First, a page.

Trek for Treasure is going to be spooky
It’s a must to keep your wits about you while on any hiking trail.
This year’s Trek for Treasure will certainly test the mettle — and nerves — of those taking part in an event with a theme of “Ghost Trails and Tales.”
It’s bound to get a bit hair-raising as trekkers explore ghost towns and trails that are rumored to be haunted.
Registration for the hiking series is underway. Early registration runs through May 23, and late registration runs May 23 to June 15.
Hikes can be made June 1 through Aug. 24.
For more information, visit trekfortreasure.org.
Regardless of participants’ increased heartbeats, Trek for Treasure is in the name of being active, getting outdoors, and having fun.
Mark Pearson, manager of United Fitness Center, United General Hospital District 304 has been giving trekkers all that and more for the past nine years.
“It’s another really fun theme,” Pearson said. “We have done pirates, Sasquatch, aliens, bank robbers. It’s about keeping it interesting. We’re excited about this one.”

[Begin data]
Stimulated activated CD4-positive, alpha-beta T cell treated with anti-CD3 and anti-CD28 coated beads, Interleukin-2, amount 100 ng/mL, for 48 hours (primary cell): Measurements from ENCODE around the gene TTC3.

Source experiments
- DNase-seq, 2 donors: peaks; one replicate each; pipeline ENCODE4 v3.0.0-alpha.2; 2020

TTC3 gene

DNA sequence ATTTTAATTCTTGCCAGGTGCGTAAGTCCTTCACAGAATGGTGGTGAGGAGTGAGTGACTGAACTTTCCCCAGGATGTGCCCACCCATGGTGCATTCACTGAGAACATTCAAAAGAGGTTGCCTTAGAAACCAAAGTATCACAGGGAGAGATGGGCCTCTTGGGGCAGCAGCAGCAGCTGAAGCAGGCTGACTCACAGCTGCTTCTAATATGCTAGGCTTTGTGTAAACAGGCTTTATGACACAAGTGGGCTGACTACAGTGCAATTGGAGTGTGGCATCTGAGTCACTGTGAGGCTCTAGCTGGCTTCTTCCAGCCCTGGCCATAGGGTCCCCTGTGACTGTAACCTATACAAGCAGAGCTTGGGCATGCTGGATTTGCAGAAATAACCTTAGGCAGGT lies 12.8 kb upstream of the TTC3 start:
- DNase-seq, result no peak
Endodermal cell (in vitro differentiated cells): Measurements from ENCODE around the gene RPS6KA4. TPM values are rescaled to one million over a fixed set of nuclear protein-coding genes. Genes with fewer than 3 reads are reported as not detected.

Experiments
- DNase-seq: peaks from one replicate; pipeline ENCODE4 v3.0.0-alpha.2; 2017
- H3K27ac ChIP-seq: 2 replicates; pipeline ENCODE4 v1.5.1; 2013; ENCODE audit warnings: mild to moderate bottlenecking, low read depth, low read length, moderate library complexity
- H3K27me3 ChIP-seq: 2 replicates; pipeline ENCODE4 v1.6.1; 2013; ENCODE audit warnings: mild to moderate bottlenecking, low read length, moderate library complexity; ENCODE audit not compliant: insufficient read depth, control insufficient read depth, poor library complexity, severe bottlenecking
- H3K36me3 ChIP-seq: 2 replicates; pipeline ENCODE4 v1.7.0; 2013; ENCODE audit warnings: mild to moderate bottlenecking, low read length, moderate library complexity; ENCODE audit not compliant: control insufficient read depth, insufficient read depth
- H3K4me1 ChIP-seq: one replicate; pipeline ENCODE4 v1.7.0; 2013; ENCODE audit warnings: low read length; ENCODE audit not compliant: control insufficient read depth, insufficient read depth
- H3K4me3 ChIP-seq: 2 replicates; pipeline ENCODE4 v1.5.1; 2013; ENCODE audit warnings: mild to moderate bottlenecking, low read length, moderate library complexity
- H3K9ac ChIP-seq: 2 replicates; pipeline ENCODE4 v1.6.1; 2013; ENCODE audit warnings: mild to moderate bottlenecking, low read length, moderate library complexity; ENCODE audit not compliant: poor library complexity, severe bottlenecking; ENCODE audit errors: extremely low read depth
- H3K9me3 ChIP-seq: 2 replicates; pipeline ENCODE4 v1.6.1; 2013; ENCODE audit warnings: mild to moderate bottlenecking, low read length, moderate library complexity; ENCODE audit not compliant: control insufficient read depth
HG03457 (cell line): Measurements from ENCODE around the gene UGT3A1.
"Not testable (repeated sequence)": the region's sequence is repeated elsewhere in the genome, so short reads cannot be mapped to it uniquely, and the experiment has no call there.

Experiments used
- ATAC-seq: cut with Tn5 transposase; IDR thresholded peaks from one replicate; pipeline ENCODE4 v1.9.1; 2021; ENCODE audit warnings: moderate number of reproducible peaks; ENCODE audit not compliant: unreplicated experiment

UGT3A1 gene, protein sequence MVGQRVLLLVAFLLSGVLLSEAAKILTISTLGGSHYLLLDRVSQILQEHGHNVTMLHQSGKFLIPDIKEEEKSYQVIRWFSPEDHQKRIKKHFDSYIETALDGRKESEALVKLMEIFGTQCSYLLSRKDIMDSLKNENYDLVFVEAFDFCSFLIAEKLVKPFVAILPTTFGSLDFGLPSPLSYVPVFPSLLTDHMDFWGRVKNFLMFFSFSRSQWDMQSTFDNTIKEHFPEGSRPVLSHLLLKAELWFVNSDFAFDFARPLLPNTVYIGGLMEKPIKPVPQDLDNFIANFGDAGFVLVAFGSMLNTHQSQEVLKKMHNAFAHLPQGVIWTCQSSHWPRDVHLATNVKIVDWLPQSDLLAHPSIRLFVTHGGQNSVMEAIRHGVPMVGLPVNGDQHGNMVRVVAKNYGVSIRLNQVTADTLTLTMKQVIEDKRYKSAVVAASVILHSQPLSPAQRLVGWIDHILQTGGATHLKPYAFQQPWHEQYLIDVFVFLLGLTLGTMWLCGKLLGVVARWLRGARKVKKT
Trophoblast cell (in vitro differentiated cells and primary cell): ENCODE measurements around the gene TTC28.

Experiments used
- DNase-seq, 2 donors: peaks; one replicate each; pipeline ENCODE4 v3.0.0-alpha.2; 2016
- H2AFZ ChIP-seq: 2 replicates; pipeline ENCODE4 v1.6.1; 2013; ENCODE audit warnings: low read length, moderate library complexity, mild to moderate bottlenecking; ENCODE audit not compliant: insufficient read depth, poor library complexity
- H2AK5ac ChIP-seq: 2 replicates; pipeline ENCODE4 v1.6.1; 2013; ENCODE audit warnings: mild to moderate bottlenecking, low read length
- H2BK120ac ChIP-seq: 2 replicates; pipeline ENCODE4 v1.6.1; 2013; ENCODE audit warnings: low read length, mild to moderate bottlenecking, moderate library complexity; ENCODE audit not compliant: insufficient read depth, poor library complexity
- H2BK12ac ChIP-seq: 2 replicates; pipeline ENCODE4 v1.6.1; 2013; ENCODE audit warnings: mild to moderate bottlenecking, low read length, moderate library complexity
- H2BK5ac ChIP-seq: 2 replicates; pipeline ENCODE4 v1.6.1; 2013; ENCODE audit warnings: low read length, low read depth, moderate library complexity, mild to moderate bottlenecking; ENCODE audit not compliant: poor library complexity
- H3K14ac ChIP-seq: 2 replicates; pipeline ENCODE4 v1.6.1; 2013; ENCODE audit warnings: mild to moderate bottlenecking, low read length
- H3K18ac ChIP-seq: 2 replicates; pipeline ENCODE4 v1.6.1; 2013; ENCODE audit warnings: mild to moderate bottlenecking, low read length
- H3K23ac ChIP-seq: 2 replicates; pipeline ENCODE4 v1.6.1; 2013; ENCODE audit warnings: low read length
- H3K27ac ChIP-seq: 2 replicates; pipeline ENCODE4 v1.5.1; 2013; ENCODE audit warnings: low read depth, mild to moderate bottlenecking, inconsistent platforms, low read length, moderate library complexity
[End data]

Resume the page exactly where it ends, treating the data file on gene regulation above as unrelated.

The Trek’s premise is simple: hikes, clues and riddles is the recipe. Do it all first and win. Or just complete the six hikes and the one bonus hike for fun.
“We don’t want people to get bored ,” Pearson said. “That’s what makes this so popular. That and it gives people something they can do outside with family, friends and co-workers. I hear a lot about that ... And there just may be a wrinkle or two this year.”
Once again, hikes will progress from easy to more difficult.
Pearson does his homework, so he knows exactly what works and what doesn’t. In this case, he also knows what may be haunted or at the very least, creepy.
“A person of average fitness level should be able to do the trek,” he said. “We aren’t changing things too much. We want to keep what works and this is working.”
This year, Pearson has also heard from folks who normally sign their kids up for sports, but have decided to sign up for the Trek for Treasure instead.
Its popularity continues to grow. Entire organizations are now getting involved, including church groups and businesses.
While at first glance it may seem like a competition — a race to the finish — what spurs people on isn’t necessarily the need to win, but rather to finish.
“It’s not a win-lose proposition for many,” Pearson said. “It’s a reason to get outside and be active. It’s structured and we take the guesswork out of the where and when. But the hikes can be done at your own pace and at your convenience, as long as it fits in the allotted time frame.
“That is nice, especially for teams or people who may not be in the best physical condition. They can take their time. That’s a big plus.”